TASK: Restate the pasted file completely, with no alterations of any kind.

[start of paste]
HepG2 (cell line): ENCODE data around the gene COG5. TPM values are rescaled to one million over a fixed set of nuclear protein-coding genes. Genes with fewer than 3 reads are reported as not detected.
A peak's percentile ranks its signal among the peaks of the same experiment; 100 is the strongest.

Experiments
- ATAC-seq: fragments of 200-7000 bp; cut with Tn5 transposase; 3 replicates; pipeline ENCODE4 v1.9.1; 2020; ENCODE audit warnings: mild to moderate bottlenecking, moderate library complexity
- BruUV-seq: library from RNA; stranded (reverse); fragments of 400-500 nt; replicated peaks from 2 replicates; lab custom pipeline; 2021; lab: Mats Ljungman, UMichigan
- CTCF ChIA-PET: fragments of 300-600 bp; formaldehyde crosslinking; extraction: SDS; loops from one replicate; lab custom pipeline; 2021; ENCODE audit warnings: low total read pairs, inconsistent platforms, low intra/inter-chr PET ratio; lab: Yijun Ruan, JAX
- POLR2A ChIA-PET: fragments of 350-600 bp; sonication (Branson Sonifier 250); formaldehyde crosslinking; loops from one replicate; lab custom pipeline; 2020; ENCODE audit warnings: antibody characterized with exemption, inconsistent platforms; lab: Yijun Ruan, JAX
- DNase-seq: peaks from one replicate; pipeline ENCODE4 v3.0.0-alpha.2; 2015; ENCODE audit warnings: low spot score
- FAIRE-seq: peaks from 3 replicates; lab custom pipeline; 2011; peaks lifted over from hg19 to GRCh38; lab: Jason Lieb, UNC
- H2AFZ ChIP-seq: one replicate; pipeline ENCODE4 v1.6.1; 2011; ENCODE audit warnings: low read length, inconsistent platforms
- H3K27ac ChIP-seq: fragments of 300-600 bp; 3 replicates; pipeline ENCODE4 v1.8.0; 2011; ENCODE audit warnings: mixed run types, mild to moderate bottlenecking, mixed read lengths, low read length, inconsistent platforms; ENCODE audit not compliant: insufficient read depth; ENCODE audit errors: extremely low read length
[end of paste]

HepG2 (cell line): ENCODE data around the gene COG5. TPM values are rescaled to one million over a fixed set of nuclear protein-coding genes. Genes with fewer than 3 reads are reported as not detected.
A peak's percentile ranks its signal among the peaks of the same experiment; 100 is the strongest.

Experiments
- ATAC-seq: fragments of 200-7000 bp; cut with Tn5 transposase; 3 replicates; pipeline ENCODE4 v1.9.1; 2020; ENCODE audit warnings: mild to moderate bottlenecking, moderate library complexity
- BruUV-seq: library from RNA; stranded (reverse); fragments of 400-500 nt; replicated peaks from 2 replicates; lab custom pipeline; 2021; lab: Mats Ljungman, UMichigan
- CTCF ChIA-PET: fragments of 300-600 bp; formaldehyde crosslinking; extraction: SDS; loops from one replicate; lab custom pipeline; 2021; ENCODE audit warnings: low total read pairs, inconsistent platforms, low intra/inter-chr PET ratio; lab: Yijun Ruan, JAX
- POLR2A ChIA-PET: fragments of 350-600 bp; sonication (Branson Sonifier 250); formaldehyde crosslinking; loops from one replicate; lab custom pipeline; 2020; ENCODE audit warnings: antibody characterized with exemption, inconsistent platforms; lab: Yijun Ruan, JAX
- DNase-seq: peaks from one replicate; pipeline ENCODE4 v3.0.0-alpha.2; 2015; ENCODE audit warnings: low spot score
- FAIRE-seq: peaks from 3 replicates; lab custom pipeline; 2011; peaks lifted over from hg19 to GRCh38; lab: Jason Lieb, UNC
- H2AFZ ChIP-seq: one replicate; pipeline ENCODE4 v1.6.1; 2011; ENCODE audit warnings: low read length, inconsistent platforms
- H3K27ac ChIP-seq: fragments of 300-600 bp; 3 replicates; pipeline ENCODE4 v1.8.0; 2011; ENCODE audit warnings: mixed run types, mild to moderate bottlenecking, mixed read lengths, low read length, inconsistent platforms; ENCODE audit not compliant: insufficient read depth; ENCODE audit errors: extremely low read length